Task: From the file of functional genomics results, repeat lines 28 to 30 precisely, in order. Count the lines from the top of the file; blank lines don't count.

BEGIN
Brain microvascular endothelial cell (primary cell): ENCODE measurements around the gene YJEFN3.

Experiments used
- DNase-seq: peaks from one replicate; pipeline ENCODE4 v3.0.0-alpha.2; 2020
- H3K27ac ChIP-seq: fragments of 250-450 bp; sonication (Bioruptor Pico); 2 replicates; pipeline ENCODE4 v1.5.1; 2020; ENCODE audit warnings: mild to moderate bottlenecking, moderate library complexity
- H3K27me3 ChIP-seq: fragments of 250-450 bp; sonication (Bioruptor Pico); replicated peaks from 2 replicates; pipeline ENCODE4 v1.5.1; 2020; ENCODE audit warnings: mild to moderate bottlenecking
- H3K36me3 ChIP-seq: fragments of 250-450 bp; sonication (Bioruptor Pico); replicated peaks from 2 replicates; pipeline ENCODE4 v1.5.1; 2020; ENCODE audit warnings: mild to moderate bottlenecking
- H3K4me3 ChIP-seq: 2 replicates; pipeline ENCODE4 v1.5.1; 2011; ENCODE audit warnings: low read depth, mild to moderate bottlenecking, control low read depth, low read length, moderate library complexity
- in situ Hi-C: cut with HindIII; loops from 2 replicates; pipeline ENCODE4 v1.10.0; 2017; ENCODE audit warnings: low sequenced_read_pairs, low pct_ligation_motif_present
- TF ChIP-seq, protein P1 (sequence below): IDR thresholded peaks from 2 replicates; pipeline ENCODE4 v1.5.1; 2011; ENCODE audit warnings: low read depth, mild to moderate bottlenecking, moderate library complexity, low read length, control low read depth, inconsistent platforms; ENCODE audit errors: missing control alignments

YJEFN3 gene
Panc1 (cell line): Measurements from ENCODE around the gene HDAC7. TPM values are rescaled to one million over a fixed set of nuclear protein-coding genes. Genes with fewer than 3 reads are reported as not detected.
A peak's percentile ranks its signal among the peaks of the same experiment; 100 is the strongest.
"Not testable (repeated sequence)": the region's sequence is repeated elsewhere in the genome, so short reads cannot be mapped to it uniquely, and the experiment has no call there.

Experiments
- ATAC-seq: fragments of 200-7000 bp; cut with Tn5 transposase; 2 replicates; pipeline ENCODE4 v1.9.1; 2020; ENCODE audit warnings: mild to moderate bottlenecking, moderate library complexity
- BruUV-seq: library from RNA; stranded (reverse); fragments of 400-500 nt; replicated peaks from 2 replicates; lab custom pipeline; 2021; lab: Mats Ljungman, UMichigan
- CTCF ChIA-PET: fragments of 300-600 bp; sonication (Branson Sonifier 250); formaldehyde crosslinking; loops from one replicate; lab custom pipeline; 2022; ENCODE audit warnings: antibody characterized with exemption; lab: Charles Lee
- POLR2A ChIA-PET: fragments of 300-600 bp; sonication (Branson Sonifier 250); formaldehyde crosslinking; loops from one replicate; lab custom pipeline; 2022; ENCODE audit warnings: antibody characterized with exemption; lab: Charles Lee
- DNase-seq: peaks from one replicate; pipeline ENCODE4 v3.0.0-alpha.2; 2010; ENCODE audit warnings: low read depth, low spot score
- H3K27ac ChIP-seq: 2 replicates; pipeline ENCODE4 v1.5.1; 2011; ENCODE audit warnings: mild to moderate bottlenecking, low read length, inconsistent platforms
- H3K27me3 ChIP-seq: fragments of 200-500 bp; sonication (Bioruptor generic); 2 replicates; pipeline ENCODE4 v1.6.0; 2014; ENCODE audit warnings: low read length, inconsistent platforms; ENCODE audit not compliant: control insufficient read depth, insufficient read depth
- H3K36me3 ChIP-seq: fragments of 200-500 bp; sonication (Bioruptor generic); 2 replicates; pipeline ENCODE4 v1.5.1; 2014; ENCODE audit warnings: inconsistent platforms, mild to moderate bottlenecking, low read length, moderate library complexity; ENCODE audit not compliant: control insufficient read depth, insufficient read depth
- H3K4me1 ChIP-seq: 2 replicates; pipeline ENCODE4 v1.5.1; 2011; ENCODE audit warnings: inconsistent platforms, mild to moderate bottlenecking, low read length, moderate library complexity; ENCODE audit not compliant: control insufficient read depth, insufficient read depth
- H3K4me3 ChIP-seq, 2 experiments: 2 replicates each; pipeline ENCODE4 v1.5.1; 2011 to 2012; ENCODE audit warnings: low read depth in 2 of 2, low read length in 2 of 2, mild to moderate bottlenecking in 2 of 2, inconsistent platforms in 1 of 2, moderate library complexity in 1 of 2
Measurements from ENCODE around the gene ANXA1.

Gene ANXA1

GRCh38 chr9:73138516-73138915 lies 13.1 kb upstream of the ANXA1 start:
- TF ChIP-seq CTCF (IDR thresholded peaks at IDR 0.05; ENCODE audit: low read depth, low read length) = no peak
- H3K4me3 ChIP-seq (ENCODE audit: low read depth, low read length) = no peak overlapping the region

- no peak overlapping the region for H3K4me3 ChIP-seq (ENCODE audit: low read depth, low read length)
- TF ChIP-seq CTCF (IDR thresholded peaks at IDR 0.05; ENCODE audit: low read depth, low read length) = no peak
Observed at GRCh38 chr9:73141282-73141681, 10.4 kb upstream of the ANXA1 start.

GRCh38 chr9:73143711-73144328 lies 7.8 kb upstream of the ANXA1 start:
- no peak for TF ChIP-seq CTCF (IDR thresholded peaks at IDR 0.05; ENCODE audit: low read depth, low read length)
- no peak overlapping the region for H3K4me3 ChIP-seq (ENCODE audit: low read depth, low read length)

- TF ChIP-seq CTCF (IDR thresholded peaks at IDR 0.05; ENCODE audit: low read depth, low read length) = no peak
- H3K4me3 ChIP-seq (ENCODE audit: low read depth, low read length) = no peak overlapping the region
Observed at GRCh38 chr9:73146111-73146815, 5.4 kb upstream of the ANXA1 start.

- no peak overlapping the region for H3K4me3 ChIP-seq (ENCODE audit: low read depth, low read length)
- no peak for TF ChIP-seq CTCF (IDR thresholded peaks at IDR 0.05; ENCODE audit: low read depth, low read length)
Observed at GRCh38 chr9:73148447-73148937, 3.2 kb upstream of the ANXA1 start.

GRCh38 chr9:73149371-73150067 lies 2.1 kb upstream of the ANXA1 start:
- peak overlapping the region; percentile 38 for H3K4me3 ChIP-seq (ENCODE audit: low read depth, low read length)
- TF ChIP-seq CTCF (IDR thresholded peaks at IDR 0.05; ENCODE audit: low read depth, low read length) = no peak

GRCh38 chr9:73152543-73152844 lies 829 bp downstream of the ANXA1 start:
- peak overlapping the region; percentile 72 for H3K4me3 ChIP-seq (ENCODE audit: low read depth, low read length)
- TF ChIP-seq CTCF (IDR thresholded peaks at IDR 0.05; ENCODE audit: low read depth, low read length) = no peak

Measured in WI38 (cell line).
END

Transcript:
- TF ChIP-seq CTCF (IDR thresholded peaks at IDR 0.05; ENCODE audit: low read depth, low read length) = no peak
- H3K4me3 ChIP-seq (ENCODE audit: low read depth, low read length) = no peak overlapping the region

- no peak overlapping the region for H3K4me3 ChIP-seq (ENCODE audit: low read depth, low read length)